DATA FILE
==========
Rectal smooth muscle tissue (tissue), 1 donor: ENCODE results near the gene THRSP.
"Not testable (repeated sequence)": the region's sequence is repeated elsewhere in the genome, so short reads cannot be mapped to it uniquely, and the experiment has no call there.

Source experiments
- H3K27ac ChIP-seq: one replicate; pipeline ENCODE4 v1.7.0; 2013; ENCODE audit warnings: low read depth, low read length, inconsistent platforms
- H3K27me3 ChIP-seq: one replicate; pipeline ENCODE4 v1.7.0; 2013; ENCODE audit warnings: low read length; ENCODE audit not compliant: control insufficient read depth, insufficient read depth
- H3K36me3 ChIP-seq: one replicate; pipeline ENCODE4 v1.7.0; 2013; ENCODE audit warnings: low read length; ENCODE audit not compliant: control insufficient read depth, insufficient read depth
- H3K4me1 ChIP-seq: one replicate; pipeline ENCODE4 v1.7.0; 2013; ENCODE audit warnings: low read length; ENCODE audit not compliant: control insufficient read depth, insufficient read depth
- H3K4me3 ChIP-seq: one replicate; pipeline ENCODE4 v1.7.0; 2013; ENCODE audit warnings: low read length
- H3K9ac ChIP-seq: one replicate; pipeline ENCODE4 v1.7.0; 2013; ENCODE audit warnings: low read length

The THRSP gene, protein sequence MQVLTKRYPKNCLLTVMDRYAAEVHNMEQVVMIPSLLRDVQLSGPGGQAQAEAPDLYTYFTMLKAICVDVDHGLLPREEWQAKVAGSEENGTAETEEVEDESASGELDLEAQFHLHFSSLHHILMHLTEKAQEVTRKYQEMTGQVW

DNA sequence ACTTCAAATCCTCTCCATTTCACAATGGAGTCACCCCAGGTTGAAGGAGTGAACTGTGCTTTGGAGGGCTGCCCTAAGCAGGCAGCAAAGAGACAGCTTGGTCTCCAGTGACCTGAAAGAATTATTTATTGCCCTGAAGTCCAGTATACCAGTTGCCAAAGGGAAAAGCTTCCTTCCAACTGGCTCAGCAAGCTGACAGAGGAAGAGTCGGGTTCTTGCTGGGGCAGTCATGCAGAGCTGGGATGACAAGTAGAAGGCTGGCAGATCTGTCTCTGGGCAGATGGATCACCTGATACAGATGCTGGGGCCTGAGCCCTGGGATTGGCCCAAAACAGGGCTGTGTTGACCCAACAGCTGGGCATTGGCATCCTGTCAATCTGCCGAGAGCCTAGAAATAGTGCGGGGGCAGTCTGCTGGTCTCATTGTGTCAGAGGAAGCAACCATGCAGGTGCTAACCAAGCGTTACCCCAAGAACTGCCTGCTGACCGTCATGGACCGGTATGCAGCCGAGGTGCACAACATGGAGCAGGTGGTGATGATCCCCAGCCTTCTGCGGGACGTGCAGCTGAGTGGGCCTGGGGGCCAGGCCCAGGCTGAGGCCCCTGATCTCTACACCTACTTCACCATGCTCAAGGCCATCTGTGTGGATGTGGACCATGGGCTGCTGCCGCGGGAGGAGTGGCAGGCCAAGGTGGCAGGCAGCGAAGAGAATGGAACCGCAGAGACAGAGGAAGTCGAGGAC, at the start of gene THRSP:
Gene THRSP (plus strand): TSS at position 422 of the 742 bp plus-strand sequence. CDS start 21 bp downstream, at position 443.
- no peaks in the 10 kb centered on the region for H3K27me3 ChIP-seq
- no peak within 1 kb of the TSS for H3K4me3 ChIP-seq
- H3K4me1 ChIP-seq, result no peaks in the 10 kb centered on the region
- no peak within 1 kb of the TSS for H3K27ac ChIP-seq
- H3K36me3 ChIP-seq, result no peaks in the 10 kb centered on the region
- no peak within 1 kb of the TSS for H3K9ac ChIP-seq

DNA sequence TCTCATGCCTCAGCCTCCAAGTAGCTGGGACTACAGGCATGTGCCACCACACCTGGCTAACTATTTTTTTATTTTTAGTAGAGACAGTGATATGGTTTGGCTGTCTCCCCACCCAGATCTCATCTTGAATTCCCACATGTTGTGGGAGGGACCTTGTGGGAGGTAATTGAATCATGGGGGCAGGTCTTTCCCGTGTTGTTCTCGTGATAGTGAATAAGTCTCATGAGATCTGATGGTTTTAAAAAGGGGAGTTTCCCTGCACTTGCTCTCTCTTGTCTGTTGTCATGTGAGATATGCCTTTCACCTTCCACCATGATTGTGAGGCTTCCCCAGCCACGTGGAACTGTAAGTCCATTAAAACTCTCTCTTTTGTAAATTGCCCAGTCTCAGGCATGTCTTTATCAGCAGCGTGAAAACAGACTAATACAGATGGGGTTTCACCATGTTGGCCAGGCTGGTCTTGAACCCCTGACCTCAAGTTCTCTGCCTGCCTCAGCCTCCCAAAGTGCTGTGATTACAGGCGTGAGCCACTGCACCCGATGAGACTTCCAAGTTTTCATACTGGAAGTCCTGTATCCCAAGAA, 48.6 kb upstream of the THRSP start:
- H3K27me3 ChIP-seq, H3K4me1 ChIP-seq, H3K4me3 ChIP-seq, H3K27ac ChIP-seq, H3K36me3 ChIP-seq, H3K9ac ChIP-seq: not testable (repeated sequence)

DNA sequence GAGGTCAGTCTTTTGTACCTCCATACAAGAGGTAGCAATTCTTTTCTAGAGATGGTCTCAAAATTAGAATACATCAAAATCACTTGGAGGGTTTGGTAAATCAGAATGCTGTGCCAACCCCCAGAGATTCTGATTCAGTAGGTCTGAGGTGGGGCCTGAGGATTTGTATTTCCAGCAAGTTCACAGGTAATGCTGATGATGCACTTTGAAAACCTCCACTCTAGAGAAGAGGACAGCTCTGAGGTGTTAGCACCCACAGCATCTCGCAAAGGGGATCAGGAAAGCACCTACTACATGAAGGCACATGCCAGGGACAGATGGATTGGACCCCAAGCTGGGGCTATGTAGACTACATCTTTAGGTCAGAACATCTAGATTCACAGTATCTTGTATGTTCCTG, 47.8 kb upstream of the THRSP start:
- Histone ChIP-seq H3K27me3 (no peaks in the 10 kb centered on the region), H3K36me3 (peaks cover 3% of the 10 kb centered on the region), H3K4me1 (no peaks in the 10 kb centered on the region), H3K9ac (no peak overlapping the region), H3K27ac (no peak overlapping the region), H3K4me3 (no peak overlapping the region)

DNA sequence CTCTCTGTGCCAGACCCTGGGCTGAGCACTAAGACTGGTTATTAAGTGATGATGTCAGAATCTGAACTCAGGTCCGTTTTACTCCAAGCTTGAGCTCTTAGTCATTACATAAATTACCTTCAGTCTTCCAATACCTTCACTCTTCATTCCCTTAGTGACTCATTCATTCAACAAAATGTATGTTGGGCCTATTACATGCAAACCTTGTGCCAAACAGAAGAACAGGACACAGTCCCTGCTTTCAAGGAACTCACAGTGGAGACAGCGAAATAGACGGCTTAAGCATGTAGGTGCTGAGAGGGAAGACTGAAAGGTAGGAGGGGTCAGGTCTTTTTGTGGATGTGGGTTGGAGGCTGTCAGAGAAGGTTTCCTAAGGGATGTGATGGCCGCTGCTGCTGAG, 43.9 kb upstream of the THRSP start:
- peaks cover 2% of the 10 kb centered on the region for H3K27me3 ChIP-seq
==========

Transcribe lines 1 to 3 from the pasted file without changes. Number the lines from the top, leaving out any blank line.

Rectal smooth muscle tissue (tissue), 1 donor: ENCODE results near the gene THRSP.
"Not testable (repeated sequence)": the region's sequence is repeated elsewhere in the genome, so short reads cannot be mapped to it uniquely, and the experiment has no call there.

Source experiments